Indiana Tax Court applied a partial real property tax exemption to a military museum.
Name: McClain Museum, Inc. v. Madison County Assessor
Date Issued: November 7, 2019
Property Type: Museum
Assessment Year: 2014
Point of Interest: Tax Court affirms denial of educational exemption for military history museum, but it reversed the Indiana Board of Tax Review and applied a 75% exemption to the museum’s real property. The museum “enhance[s] the public’s knowledge and understanding of a part of the American experience.”
Synopsis: The Museum, an Indiana non-profit corporation, exhibited military equipment used by the United States armed forces in a variety of conflicts. Located in Anderson, it is recognized by the Army as a historical preservation site for military equipment. The property is comprised of 18 acres of land with two buildings, the largest of which was 88,600 square feet and included exhibition areas with tanks and other vehicles and equipment, as well as uniforms, photographs and books. The building also had areas for the restoration of military vehicles, storage and a reception / meeting hall known as the “Officer’s Club.”
The Museum was open to the public free-of-charge for limited hours and upon request, though it accepted donations. Part of the storage area was rented out for boat storage. And the Officer’s Club was rented out for social occasions such as wedding receptions. Local historical societies were permitted to store exhibits without charge. The Museum had a bookkeeper and one paid staff member, and it was assisted by unpaid volunteers.
Educational purposes exemption rejected. The Museum requested both the educational and charitable purposes exemptions. The Tax Court affirmed the denial of the educational purpose exemption, explaining: “While there is no doubt that the public is educated and its knowledge enhanced about military history through the Museum’s displays, the Museum has nonetheless made no showing – as is required by the aforementioned case law – that it conducts educational services, training, or coursework related to that topic.”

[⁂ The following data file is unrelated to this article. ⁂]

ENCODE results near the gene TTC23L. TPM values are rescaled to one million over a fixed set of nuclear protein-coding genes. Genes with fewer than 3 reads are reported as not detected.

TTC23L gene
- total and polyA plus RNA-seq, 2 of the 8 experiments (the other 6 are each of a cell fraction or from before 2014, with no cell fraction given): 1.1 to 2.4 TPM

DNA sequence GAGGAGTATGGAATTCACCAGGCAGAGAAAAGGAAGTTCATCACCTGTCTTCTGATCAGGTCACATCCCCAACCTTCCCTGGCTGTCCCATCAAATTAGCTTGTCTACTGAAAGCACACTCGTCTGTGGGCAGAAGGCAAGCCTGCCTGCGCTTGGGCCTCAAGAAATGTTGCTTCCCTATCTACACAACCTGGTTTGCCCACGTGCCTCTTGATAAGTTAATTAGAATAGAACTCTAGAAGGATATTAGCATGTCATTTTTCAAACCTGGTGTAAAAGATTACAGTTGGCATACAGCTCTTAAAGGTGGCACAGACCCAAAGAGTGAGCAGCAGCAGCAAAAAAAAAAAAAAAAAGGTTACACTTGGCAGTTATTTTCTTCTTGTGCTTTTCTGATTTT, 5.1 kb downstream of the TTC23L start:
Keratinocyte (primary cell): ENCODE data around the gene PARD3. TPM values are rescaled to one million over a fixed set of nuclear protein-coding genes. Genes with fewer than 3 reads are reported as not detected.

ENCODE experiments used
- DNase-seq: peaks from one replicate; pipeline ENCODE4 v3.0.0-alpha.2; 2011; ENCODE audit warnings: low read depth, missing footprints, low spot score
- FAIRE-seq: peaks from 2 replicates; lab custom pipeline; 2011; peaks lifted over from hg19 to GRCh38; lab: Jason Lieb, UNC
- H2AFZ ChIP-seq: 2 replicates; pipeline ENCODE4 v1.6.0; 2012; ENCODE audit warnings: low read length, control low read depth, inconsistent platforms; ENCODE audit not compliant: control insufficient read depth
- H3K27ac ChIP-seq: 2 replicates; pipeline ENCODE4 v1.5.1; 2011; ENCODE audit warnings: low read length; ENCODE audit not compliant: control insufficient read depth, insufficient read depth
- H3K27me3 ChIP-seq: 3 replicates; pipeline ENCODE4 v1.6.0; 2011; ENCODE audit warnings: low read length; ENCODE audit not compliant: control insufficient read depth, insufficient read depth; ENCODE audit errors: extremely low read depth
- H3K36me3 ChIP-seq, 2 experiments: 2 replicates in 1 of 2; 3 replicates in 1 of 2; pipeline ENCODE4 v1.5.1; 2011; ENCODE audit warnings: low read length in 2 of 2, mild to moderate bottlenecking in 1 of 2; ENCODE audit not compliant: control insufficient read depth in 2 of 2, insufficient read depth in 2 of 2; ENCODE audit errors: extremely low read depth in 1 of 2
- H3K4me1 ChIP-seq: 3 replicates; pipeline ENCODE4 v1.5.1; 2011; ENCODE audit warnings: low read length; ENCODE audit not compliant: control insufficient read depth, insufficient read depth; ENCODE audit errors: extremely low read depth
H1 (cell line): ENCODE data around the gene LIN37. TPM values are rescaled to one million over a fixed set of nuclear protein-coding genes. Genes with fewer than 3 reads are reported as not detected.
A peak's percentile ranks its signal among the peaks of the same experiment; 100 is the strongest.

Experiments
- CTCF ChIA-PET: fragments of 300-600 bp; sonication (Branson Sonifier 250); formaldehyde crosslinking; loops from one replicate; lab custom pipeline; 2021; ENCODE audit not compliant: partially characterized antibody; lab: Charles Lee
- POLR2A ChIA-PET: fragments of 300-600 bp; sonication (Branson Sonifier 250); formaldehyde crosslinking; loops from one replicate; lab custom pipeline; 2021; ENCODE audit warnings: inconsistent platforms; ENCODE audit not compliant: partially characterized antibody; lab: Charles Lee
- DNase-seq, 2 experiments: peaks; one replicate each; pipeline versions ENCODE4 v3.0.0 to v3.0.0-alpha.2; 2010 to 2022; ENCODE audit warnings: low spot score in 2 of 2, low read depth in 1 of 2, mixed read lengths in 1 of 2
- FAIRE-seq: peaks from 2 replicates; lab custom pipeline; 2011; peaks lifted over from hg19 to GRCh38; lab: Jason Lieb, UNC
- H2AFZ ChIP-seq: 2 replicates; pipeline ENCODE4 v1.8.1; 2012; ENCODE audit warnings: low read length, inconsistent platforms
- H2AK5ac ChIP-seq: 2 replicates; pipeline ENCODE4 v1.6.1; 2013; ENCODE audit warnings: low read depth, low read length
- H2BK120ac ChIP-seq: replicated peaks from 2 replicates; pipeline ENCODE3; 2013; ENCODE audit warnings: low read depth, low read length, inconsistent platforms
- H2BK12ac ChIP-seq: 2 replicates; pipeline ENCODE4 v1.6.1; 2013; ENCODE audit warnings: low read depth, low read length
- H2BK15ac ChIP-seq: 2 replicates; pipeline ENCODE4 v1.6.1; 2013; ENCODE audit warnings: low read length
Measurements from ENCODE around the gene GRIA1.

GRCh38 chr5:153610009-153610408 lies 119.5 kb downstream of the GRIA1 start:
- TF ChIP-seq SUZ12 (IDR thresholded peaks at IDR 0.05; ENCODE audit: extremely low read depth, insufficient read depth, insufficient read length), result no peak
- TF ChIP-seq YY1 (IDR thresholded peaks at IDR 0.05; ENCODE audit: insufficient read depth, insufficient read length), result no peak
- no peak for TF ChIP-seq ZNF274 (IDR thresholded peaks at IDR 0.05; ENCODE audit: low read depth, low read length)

Charitable purposes exemption applied. However, the Court reversed the denial of exemption for charitable purposes. The term “charitable purpose,” the Court noted, “is defined and understood in its broadest constitutional sense.” The Indiana Board of Tax Review viewed the museum as the founder’s hobby. The Court disagreed, holding that the Museum “conveys a gift for the benefit of the general public that is charitable in nature.” The Court’s conclusion was based on several factors:
1. The “Museum provides a place where members of the general public can learn about our country’s military history and heritage as well as pay homage to its veterans and their families for the sacrifices they made in defending our freedoms.”
2. “[V]isitors can view actual helicopters, tanks, and artillery equipment and understand how they were operated.”
3. “[V]isitors can learn how members of our military were trained, uniformed and learn how important battles were fought.”
4. “The Museum provides the public with access to its library of books and manuals for use in their own military research or restoration work.”
The Court held: “All of these activities enhance the public’s knowledge and understanding of a part of the American experience.”
The Court approved a 75% exemption for the real property. The Museum’s exhibition area, restoration area, and most of its storage area were deemed exempt as being exclusively used for charitable purposes. The Court found that the Officer’s Club and areas used for non-museum storage were taxable, as the Museum did not prove they were predominantly used for a charitable purpose. The Court reversed the Indiana Board and awarded a partial exemption.
Photos by Kenn W. Kiser